Although the speculation has already started about possible candidates to replace Robert Zoellick, and he and his surrogates are already trying to reframe his 4 1/2 years at the Bank, it’s important to remember what the process is.
PIMCO’s Mohamed el-Irian, hardly a disinterested observer, rightly points out in a February 17 Washington Post op-ed that whoever is chosen will have more legitimacy if the Board undertakes appropriate due diligence and a transparent, maybe even public process. Continue reading
As speculation grows about the timing of Bob Zoellick’s departure announcement, it’s time to reflect on the process, and on the qualifications for his successor, independently of speculation on good or bad potential candidates.
In June 2007 the Executive Directors of the World Bank should have set in place their own oversight mechanisms, and procedures for evaluating Zoellick’s performance, and that of his management team. They didn’t do that.
A way to start would have been to get the a baseline measure of his skills as a manager and leader, from what he had done before in his long years in the US government, and his brief stints at Goldman Sachs and Fannie Mae. They didn’t do that.
They might also have agreed on a private annual feedback process from Board members, based on input from staff, senior colleagues, and clients on their interactions with him. They didn’t do that.
In 2007 very few anticipated the Great Recession, and its impact on both rich and poor countries, but they could have asked Bob Zoellick for his vision of the future of the World Bank Group, and his ideas for leading the organization and its stakeholders–including the Executive Directors–toward that vision. They didn’t do that.
As Robert Zoellick prepares to move on, maybe, to use IDA tagline’s, “now is the time.”
Robert Zoellick is the one and only candidate for World Bank President. Beginning on June 20, the Bank’s Board of Executive Directors must take some important actions to prepare for a successful five years, and build on the Wolfowitz Scandal to move forward and restore credibility in its own role and behavior.
June 18’s Irish Times puts it well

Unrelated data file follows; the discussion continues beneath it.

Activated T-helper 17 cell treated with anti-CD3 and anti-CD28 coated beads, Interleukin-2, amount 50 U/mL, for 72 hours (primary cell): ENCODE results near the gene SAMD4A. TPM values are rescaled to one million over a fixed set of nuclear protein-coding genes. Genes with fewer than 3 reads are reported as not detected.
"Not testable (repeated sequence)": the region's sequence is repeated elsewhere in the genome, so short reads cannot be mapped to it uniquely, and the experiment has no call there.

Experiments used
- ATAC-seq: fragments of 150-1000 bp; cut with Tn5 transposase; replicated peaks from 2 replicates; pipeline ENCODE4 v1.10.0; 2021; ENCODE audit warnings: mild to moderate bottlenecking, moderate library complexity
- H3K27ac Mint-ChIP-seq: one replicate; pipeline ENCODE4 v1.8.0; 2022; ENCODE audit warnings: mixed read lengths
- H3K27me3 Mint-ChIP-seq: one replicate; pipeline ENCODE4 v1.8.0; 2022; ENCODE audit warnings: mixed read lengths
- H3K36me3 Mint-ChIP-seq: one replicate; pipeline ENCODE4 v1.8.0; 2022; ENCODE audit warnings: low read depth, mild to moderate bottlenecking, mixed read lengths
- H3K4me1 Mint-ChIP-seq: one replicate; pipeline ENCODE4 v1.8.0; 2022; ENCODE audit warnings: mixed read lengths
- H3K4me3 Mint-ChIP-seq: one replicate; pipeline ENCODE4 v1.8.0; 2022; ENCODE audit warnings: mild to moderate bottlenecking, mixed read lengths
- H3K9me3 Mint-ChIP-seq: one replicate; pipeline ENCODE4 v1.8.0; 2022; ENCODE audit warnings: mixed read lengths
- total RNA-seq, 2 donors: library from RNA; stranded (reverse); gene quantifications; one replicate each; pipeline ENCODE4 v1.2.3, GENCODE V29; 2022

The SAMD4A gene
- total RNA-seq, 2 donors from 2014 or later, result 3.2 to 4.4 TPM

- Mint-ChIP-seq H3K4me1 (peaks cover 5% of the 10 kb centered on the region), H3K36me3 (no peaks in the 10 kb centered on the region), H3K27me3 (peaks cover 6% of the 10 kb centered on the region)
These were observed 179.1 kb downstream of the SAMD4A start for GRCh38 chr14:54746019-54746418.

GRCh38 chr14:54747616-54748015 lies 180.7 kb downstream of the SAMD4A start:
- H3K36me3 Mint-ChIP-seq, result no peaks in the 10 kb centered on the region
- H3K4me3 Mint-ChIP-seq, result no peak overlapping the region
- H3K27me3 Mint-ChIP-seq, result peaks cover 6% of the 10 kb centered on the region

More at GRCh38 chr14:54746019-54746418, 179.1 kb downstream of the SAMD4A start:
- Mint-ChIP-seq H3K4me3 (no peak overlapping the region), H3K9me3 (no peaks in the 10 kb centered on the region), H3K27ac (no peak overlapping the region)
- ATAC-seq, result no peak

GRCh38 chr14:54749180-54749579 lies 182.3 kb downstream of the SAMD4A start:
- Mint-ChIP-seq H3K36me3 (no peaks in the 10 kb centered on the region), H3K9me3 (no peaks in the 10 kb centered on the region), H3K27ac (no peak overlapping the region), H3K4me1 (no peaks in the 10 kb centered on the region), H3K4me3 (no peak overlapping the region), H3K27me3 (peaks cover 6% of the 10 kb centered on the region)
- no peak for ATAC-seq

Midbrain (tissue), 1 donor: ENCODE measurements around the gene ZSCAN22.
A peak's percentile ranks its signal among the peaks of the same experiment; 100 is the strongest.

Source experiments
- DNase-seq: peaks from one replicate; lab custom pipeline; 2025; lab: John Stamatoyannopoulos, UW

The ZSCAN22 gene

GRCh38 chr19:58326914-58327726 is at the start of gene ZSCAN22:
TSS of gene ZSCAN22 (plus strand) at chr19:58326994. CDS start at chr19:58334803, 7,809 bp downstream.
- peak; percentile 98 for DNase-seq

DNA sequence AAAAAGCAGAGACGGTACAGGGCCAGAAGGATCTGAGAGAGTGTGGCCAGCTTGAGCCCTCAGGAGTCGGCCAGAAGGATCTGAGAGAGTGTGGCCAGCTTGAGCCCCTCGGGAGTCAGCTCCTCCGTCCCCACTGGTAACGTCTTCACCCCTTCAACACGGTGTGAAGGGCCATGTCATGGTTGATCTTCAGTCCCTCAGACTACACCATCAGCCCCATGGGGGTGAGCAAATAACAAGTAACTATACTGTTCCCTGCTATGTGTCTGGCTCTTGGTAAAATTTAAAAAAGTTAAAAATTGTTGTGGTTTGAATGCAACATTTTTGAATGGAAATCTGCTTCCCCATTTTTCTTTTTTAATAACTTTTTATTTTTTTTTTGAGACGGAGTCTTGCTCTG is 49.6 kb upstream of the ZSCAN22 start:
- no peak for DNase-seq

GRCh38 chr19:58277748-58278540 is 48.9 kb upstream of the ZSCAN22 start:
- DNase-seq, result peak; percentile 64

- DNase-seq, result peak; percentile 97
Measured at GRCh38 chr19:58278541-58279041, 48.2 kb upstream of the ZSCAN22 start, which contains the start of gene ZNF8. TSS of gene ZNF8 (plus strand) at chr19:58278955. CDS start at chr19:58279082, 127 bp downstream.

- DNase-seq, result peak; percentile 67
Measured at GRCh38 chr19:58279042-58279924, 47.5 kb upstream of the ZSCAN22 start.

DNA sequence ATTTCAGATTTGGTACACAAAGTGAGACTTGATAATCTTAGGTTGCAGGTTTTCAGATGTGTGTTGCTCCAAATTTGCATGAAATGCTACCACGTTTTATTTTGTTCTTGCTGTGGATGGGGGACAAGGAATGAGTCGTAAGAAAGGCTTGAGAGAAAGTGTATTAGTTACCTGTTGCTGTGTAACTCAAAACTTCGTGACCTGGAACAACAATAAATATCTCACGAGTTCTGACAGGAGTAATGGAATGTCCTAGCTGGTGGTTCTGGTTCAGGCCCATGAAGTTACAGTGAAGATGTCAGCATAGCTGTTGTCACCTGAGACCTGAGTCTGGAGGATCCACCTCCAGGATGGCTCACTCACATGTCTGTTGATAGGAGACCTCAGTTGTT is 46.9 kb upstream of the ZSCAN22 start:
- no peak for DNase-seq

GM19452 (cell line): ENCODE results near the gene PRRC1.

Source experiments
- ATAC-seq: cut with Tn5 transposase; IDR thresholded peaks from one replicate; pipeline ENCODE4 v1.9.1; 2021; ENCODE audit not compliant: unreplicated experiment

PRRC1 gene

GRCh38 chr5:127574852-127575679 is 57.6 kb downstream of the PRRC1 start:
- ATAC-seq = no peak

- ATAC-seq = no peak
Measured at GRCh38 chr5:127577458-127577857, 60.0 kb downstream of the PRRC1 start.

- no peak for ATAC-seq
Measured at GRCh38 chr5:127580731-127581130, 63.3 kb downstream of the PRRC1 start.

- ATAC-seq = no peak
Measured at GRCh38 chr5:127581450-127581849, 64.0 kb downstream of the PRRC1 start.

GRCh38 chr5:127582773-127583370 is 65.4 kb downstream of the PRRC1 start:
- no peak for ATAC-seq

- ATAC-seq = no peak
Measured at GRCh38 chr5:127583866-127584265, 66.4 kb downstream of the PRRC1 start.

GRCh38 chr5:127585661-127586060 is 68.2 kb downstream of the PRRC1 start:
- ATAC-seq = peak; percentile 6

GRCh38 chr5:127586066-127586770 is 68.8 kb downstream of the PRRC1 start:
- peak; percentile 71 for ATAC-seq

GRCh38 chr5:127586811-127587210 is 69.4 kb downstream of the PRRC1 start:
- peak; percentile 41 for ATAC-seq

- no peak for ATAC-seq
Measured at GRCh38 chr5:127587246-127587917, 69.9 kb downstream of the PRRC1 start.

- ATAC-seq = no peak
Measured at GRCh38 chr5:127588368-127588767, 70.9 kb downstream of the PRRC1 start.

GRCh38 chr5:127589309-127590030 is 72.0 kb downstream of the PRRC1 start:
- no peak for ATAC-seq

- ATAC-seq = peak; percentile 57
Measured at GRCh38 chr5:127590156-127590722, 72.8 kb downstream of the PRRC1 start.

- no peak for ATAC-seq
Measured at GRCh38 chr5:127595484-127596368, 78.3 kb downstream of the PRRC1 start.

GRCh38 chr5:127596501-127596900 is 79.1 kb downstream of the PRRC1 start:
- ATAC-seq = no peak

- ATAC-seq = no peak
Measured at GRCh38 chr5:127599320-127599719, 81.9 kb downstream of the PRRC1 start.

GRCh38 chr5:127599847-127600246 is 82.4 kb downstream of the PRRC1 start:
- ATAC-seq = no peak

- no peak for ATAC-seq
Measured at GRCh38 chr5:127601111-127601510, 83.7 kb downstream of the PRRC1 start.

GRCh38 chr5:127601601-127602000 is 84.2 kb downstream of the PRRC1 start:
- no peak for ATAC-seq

“However, the Bank’s board must not treat Mr Zoellick’s presidency as a done deal. He must convince them that he has a firm understanding of what it seeks to do and of its full potential in alleviating poverty. The Bank hopes to raise $30 billion over the next three years to further its aims. Mr Zoellick must demonstrate that the Bank deserves that funding and will distribute it without fear or favour.”
Well said, but it’s $39 billion for IDA, as well as a stronger role for the Bank in Middle Income Countries, and greater clarity about what IFC’s role is vis-a-vis other financing sources for the private sector.
The Board has to do three things. Continue reading
The Treasury Department has issued a press release documenting nominee Bob Zoellick’s peripatetic visits to Africa, Europe and Latin America on a ‘charm surge’ to meet with Bank stakeholders. After his words about the need for healing, what is conspicuous by its absence is any meeting with Bank staff during his 15 day trip, which is being cofinanced by US taxpayers and his own frequent flyer points.
It perhaps behooves Mr. Zoellick and his handlers to indicate when he will talk to Bank staff and management, who need to get a measure of the man and whether his leadership skills and management style are an upgrade from what the world has put up with for these last two long years. He also needs to confirm whether he has some outsiders coming with him to the Bank, and what exactly they will be helping with.